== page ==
Striking a Balance Between Recovery and Work

Reaching milestones in sobriety after a long time of substance use is an accomplishment well worth celebrating, but it does not mean that the journey stops here. Staying abstinent from all substances isn't easy, and this early stage can be particularly challenging as you face the temptations of cravings and adjust to your new lifestyle. In addition, there are also demands from work and social life. Learning how to manage these different areas in your early sobriety is crucial for achieving long-term recovery.

Working While Recovering

Goals in recovery and at work will compete for your attention early on in sobriety. Statistics show that 9% of working adults report that they are in recovery. For these people, workplace dynamics can be a significant challenge on the path of recovery. Not every workplace is supportive of recovering individuals. Social stigma about addiction is so entrenched that most workplaces are not informed about how to do better.

For the recovering individual, one needs to be more intentional in self-care and seeking professional support while working. For example, prioritize recovery as your top thing at this stage of life, followed by family and friends who form your support system. Although your place of work is where you spend the most time every day, try to learn how to emotionally disengage from its significance. This balancing strategy can help you build an emotional buffer against potential stress arising from the workplace, either by relationship problems or simply heavy workloads. 

Making Amends at Work

Addiction sometimes may have affected your work performance and relationships with colleagues and your employer in the past. Early sobriety is a time to make amends and repair these relationships. The most important thing is to rebuild their trust in you as a person. Make your new enthusiasm for work a sustainable one. Thank your colleagues who had helped you when you were struggling at work in the past. 

Even the most recovery-friendly workplaces may present unique challenges. It would help if you learned how to practice self-care and draw up healthy boundaries. Discern when stress and anxiety build up within you and try some relaxation techniques to calm yourself down. Avoid friction with colleagues who are not friendly with you. Understand where their resentment or hostility comes from but refrain from engaging with it. Self-care in this aspect means staying away from stressful situations. 

Relying on Your Support System

Stressful situations are bound to appear in life, and you should lean on a strong support system when these times occur. Your support system can be your family and friends who supported you through early recovery. Maybe your 12-step group is open to know about your progress at work, or you can discuss the situation with a therapist who knows about your medical history. Make use of these resources and networks as part of a relapse prevention plan.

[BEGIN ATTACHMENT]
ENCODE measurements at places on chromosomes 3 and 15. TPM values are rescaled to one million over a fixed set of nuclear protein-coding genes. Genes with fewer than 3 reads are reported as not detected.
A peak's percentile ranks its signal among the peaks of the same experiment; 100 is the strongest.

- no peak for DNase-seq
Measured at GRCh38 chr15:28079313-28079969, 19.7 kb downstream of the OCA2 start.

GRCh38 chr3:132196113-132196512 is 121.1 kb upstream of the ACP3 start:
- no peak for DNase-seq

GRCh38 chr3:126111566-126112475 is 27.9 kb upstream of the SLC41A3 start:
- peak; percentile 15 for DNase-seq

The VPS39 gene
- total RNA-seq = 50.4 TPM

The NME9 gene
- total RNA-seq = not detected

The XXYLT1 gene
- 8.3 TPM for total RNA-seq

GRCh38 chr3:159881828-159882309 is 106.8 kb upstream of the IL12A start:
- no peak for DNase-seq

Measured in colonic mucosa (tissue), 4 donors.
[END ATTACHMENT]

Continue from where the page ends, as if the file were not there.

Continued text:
When you feel that stress at work has accumulated to a level that begins to weigh you down and trigger cravings, it should be your priority to get the maximum help you can from your support system. Do not underestimate what stress can do to your recovery. Remember the principles of humility and honesty. Admit that you have failed before and may fail another time. This humble alertness can help you a long way.

Strategies to Stay Sober in the Workplace

Apart from the relationship issues and overworking that tend to induce stress, the workplace can also present you with visible triggers that may sabotage your success towards recovery. A colleague might invite you for a drink to catch up. The company may have a happy hour serving alcohol. You need to prepare for these situations mentally. Sometimes the wisest decision is to say “no” or not to attend if you truly do not feel comfortable in these situations. Below are a few practical strategies:

  • Journal daily and keep track of your stressors at work. Gradually build up your preparedness and resilience when similar stressors appear.
  • Set up boundaries so that you can separate yourself from your job. These may involve setting limits on when to respond to your boss’ demands or other work-related items.
  • Take time off work regularly by making use of vacation time or a free Friday afternoon. Engage in healthy and relaxing activities to unwind.
  • When the stressors at work endanger your chances towards sustainable recovery, speak to your boss and describe your needs. Consider this part of self-advocacy and self-care.

Maybe you can take one step further by proactively helping your workplace become more recovery-friendly by lowering barriers to seeking care and reducing the stigma around substance use.

Are you facing challenges balancing work, life, and recovery during early sobriety? It is essential to know that recovery comes from connecting with all areas of your life in a more profound way. To achieve this restoration, you need to practice honesty and humility. One strategy is to work with an interventionist who can coach you in different stages of recovery towards long-term success. South Florida Intervention offers the best experience. We have experienced interventionists who have helped thousands of people succeed before you. They are compassionate, professional, and trustworthy guides on your path towards recovery. Our interventionists will spend time to know your needs and match you with tailor-made treatment plans. They offer recovering coaching and case management for your specific needs, and their strategies also include sober escorts and parent coaching. Call us at (202) 390-2273. We are the best team you can find. Do not wait another day to start recovery.